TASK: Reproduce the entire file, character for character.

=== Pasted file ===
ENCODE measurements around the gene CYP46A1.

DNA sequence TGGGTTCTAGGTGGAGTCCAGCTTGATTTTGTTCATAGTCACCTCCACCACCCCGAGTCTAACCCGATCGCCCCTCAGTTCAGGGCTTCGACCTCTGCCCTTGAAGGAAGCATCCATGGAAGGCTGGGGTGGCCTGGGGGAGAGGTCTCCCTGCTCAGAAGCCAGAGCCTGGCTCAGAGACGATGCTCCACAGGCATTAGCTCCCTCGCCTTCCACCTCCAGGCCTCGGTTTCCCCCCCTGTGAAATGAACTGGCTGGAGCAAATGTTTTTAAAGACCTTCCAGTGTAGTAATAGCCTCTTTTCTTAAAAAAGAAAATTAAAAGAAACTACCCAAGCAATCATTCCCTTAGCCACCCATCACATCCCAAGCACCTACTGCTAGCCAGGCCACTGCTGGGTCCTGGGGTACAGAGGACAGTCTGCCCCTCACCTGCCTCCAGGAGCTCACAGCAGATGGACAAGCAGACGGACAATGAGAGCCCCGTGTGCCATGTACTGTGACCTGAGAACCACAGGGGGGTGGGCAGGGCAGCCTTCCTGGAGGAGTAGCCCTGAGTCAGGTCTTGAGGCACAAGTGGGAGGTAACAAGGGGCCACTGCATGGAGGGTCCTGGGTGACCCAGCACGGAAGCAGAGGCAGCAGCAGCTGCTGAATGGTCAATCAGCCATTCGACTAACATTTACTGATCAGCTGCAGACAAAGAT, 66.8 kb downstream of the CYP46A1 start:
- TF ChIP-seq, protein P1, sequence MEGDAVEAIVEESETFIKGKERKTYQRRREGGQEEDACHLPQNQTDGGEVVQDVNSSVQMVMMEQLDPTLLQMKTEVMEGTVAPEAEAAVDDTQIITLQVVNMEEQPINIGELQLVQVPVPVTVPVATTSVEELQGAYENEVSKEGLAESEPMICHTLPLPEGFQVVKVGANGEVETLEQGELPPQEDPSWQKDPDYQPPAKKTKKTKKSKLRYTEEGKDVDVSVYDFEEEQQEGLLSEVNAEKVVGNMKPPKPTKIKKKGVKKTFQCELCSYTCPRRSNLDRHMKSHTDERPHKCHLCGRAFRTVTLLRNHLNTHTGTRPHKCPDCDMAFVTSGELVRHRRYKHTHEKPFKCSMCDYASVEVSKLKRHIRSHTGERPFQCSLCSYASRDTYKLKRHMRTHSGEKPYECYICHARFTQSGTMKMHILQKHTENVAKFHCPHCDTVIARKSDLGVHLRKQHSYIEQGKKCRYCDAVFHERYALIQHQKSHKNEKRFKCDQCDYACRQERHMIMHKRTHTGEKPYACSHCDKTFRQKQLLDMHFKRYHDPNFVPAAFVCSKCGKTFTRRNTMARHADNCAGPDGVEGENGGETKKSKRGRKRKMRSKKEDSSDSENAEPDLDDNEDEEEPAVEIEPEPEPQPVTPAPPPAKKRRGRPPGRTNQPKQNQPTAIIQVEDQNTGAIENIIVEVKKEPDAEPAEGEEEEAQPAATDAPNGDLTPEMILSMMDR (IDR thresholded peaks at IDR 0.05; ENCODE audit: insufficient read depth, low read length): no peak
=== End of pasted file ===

ENCODE measurements around the gene CYP46A1.

DNA sequence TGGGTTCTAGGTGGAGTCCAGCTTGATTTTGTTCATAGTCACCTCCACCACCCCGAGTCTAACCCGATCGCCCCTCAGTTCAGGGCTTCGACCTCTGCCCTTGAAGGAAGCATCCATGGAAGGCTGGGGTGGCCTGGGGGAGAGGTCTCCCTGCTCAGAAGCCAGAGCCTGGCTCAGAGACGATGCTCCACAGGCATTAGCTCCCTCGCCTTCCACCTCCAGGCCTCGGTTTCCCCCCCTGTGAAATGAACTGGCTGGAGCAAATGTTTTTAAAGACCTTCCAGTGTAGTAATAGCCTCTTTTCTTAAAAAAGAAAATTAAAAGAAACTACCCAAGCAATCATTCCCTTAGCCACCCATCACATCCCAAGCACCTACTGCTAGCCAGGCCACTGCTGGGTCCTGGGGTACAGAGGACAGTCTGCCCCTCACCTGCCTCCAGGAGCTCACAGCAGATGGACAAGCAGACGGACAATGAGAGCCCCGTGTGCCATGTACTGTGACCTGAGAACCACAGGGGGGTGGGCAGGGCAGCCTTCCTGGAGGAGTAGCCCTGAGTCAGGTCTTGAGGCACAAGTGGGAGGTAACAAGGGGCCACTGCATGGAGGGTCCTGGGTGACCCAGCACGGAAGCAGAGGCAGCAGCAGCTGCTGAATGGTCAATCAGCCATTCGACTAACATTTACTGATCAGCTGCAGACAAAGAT, 66.8 kb downstream of the CYP46A1 start:
- TF ChIP-seq, protein P1, sequence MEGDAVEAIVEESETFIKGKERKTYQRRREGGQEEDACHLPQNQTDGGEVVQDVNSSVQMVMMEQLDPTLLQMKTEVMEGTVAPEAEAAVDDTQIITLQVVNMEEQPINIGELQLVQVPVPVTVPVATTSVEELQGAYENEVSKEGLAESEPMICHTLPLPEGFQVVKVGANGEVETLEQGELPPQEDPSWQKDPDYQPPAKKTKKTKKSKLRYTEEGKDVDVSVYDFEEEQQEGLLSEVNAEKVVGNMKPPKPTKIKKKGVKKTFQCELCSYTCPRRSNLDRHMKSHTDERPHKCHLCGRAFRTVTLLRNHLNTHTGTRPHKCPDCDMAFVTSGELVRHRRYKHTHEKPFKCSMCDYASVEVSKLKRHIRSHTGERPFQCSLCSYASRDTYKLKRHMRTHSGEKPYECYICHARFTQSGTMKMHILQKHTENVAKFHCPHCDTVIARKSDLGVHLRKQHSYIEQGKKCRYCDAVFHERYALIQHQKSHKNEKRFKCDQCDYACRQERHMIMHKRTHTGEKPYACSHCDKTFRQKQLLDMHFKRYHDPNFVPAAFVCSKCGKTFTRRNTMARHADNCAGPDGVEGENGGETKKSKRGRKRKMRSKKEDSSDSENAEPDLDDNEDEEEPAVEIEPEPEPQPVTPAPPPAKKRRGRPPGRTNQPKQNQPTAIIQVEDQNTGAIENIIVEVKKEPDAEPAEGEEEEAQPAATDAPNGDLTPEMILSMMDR (IDR thresholded peaks at IDR 0.05; ENCODE audit: insufficient read depth, low read length): no peak